Monday, June 30, 2014

Cleveland Indians Eddie Murray Joins 3,000 Hit Club

On June 30, 1995 Cleveland Indians first baseman and designated hitter Eddie Murray becomes the just the twentieth major leaguer to reach 3,000 hits in the MLB. 
Murray aka "The Crime Dog," ended his career as an eight time All-Star, including six consecutive selections from 1981-1986. He won all three of his Gold Gloves consecutively from 1982-1984 and won three Silver Slugger awards in 1983, 1984 and 1990.

Murray was the AL Rookie of the Year in 1977 and was part of the Baltimore Orioles team that won the 1983 World Series.

Murray’s career also saw playing time with the Los Angeles Dodgers, Cleveland Indians and Anaheim Angels to go along with his time with the Mets and Orioles.

Murray would finish his career with a .287 batting average, 3,255 hits, 504 home runs, 1,917 RBIs and 1,627 runs scored. He is one of only four players to have 3,000 hits and 500 home runs. The other three are Hall of Famers Hank Aaron and Willie Mays as well as another famous Orioles slugger Rafael Palmeiro.

His 504 home runs are the most of a player who never hit more than 33 home runs in a season, the second most by a switch hitter to that only of New York Yankees great Mickey Mantle, who hit 536 in his career. They also rank Murray twenty-fifth in all-time home runs.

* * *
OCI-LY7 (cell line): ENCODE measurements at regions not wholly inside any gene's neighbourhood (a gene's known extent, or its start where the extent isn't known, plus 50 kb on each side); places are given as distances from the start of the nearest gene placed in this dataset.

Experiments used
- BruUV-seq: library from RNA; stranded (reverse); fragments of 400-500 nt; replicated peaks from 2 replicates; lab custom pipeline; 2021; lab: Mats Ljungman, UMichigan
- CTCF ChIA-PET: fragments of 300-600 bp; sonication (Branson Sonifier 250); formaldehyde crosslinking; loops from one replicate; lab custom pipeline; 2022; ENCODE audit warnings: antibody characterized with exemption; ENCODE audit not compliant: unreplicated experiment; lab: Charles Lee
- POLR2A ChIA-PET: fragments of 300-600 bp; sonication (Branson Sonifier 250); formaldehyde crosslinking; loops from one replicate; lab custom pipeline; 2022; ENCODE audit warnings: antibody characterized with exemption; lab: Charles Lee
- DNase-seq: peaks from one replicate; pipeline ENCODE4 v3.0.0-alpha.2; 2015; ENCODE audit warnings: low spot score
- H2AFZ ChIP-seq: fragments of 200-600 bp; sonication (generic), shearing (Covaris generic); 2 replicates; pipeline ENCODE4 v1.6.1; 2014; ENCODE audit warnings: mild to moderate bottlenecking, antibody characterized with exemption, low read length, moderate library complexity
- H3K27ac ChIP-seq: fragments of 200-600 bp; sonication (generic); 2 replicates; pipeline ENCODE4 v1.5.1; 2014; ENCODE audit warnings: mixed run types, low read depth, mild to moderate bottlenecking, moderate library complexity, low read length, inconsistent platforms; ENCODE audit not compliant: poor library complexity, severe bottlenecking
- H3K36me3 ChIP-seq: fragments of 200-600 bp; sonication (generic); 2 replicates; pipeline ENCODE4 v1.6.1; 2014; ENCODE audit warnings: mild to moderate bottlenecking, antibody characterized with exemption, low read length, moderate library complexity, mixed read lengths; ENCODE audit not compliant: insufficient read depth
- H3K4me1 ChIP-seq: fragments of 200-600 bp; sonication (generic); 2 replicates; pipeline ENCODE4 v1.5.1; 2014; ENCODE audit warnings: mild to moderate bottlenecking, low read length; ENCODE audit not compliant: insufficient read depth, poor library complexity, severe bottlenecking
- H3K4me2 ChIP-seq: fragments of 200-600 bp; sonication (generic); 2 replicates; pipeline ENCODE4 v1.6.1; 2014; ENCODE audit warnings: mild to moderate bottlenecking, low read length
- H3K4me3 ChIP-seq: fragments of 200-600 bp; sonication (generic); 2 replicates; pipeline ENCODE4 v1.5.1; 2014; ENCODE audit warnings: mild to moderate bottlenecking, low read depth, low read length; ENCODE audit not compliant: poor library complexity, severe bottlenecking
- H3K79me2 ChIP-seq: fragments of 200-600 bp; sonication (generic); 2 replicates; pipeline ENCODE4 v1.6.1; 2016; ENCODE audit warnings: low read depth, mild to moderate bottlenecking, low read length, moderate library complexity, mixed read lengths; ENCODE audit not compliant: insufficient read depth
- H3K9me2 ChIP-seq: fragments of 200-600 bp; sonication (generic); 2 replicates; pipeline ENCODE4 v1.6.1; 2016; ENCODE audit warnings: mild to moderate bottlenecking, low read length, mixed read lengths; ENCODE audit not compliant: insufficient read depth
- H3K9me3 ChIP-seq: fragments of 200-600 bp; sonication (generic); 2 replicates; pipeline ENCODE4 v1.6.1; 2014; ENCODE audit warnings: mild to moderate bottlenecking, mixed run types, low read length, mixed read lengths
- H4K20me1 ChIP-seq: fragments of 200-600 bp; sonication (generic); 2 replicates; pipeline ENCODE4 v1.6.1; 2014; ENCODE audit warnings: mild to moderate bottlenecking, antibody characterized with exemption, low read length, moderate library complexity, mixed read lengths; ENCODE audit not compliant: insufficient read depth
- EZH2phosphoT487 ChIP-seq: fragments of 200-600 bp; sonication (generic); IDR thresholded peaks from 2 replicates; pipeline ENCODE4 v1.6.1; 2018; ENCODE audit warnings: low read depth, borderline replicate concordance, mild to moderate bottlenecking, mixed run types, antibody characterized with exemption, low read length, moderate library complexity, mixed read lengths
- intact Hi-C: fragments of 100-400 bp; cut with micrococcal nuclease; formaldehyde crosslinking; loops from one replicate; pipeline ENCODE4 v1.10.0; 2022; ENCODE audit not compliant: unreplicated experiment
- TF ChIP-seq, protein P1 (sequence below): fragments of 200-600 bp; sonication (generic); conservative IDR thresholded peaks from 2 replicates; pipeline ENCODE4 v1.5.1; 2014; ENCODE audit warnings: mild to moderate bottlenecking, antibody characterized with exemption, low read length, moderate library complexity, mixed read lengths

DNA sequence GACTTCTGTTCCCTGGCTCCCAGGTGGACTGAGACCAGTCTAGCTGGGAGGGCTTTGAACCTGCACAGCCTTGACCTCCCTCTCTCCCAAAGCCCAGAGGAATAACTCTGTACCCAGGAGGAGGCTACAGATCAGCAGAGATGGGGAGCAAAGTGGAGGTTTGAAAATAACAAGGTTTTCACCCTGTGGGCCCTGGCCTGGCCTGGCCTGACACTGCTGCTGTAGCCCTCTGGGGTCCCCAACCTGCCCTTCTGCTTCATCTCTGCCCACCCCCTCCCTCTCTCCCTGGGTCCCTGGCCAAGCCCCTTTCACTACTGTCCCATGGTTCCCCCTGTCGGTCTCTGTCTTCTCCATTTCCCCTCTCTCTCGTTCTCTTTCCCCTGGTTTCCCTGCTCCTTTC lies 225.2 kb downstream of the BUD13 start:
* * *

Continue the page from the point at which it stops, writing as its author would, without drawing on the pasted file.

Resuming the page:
At the time of his retirement he was tied with Chili Davis for the most games in which he hit a home run from both sides of the plate, 11. In 2011 New York Yankees first baseman Mark Teixeria broke the record with 12.

A record not shown on the stat book but still a valuable one is that Murray is the record holder for sacrifice flies with 128. You have to drive in the runs at any cost, and Murray got the job done.

The Baltimore Orioles retired Murray’s jersey number 33 in 1998.

In 1999, Murray ranked Number 77 on The Sporting News list of Baseball's Greatest Players, and was nominated as a finalist for the Major League Baseball All-Century Team.

Murray was also inducted into the Hall of Fame in 2003 with 85.3 percent of the vote on the first ballot in which he appeared.

After retirement Murray served as the hitting coach for the Cleveland Indians from 2002 to 2005.

On June 14, 2007, Murray was fired as hitting coach for the Los Angeles Dodgers, after just months on the job.

In 2012 a Bronze statue of Eddie Murray's left handed hitting stance unveiled at Oriole Park at Camden Yards.
Watch the video below of Murray getting hit 3,000: